We burn mostly elm and pine scrap lumber here, and this means that the fire may need coaxing and feeding three or more times a night, as elm doesn’t burn well above a smolder on its own, and other available woods tend to disappear rather quickly. But this is doable.

All in all, I am happy with my beautiful little Christmas present, and am comforted by the fact that I can have a quiet – and warm – place in mid-winter to play my violin.

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The breaking waves dashed high

On a stern and rock-bound coast,

And the woods against a stormy sky

Their giant branches tossed;


And the heavy night hung dark

The hills and waters o’er,

When a band of exiles moored their bark

On the wild New England shore.


Not as the conqueror comes,

They, the true-hearted, came;

Not with the roll of the stirring drums,

And the trumpet that sings of fame:


Not as the flying come,

In silence and in fear;

They shook the depths of the desert gloom

With their hymns of lofty cheer.


Amidst th storm they sang,

And the stars heard, and the sea;

And the sounding aisles of the dim woods rang

To the anthm of the free.


The ocean eagle soared

From his nest by the white wave’s foam,

And the rocking pines of the forest roared, –

This was their welcome home.


There were men with hoary hair

Amidst that pilgrim-band:

Why had they come to wither there,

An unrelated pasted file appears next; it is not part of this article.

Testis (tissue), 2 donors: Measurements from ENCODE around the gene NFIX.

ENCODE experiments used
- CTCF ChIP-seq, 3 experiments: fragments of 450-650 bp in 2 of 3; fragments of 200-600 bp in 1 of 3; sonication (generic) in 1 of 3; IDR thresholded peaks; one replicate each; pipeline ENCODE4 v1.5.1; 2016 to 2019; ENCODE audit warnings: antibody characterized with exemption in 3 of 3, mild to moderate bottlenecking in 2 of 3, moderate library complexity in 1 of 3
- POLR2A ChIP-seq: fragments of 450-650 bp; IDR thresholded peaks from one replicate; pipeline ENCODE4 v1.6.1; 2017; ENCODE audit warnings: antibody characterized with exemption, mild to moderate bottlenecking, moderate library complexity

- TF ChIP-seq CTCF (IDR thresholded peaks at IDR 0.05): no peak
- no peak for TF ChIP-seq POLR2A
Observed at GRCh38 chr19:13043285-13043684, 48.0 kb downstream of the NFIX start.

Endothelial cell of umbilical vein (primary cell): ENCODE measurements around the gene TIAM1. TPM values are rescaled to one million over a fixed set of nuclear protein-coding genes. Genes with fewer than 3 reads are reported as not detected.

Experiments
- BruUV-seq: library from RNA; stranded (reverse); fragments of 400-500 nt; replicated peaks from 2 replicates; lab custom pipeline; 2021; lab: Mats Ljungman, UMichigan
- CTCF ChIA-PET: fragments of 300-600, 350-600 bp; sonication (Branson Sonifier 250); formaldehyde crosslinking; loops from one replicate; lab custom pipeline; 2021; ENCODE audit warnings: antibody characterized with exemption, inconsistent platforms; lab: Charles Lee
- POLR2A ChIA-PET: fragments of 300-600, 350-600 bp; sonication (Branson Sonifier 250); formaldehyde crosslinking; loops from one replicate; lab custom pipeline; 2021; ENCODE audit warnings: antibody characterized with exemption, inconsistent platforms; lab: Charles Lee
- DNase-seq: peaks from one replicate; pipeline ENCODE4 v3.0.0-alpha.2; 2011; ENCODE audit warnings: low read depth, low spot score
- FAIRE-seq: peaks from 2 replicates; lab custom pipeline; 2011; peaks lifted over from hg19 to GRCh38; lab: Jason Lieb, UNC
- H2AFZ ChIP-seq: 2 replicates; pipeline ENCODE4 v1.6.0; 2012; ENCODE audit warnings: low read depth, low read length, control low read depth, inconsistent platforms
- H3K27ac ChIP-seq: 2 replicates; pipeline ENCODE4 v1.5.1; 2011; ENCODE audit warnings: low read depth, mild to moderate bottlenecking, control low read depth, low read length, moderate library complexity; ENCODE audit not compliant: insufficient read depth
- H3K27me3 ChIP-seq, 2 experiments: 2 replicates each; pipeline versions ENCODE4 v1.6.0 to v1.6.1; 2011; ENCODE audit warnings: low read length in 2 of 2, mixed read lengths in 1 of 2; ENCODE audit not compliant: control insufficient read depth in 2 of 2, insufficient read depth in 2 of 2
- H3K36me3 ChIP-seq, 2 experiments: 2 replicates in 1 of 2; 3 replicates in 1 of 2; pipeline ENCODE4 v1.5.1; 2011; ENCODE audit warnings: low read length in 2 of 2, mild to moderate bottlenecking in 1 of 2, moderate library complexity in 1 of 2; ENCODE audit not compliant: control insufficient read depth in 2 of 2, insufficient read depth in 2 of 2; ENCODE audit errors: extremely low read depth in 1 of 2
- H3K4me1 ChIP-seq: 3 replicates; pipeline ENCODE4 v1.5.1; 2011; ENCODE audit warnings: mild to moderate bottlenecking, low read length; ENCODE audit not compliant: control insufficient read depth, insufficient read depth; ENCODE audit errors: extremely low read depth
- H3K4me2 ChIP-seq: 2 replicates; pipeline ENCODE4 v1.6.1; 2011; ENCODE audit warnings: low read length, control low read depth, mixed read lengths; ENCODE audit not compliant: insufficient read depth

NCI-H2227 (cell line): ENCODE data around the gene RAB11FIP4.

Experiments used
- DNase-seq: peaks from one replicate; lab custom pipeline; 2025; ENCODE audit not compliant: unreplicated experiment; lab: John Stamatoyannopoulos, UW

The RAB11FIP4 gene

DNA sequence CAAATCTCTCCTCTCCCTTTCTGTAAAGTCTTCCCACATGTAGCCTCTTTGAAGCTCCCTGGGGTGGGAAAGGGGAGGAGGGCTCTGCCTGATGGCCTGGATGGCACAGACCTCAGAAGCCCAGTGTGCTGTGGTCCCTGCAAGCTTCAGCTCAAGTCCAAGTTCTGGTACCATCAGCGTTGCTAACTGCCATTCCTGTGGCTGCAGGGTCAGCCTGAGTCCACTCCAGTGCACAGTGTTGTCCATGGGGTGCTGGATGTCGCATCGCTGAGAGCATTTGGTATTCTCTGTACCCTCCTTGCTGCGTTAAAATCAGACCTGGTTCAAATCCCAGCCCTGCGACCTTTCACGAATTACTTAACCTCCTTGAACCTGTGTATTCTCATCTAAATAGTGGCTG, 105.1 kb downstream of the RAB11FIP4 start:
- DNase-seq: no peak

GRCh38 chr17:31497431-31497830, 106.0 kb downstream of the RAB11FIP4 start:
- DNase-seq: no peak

Away from their childhood’s land?


There was woman’s fearless eye,

Lit by her deep love’s truth;

There was manhood’s brow serenely high,

And the fiery heart of youth.


What sought they thus afar?

Bright jewels of the mine?

The wealth of seas, the spoils of war? –

They sought a faith’s pure shrine!


Ay, call it holy ground,

The soil where first they trod;

They have left unstained what there they found, –

Freedom to worship God.


– by Felicia D. Hemans, from The Family Book of Best Loved Poems, ed. by David L. George

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Here is an interesting article I ran across while exploring the possibility of making mincemeat for my family (something I’ve often thought about but never actually done). I have read of women of the past making over 60 mincemeat pies over the holidays, which they stored in an unused bedroom or other cool room in the house, to be used over the winter. I have seen recipes for mincemeat cookies, and all sorts of tasty treats beyond pies. So here goes! Wish me luck! (Though I’m not going to make 60 mincemeat pies this holiday season. One or two will be a good start.)

Here’s the article, with recipe variations. Tell me what you think, and you can tell Patty (the author), too. She’d appreciate it.

To me, mincemet belongs in that somewhat mystical place along with headcheese and homemade cider, shelves full of sewn-up, buttered cheeses and barrels of homemade beer. It comes from a place I’d love to visit, and see how everything is done, and taste and touch and smell, then go home and duplicate the most pleasing parts for my family.

If you wish to share your thoughts about mincemeat, or your favorite recipe for mincemeat, my comments section is open.

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I’ve always wanted snowdrops. The Lord knew this, and He gave me some! They are growing just to the south of the house, almost under my kitchen windows.

(I apologizie for the terrible photos, but it felt so good to be out in the sun looking at flowers, after such a long winter.)


I am eager to see what other surprises are in store for me here. Violets, maybe?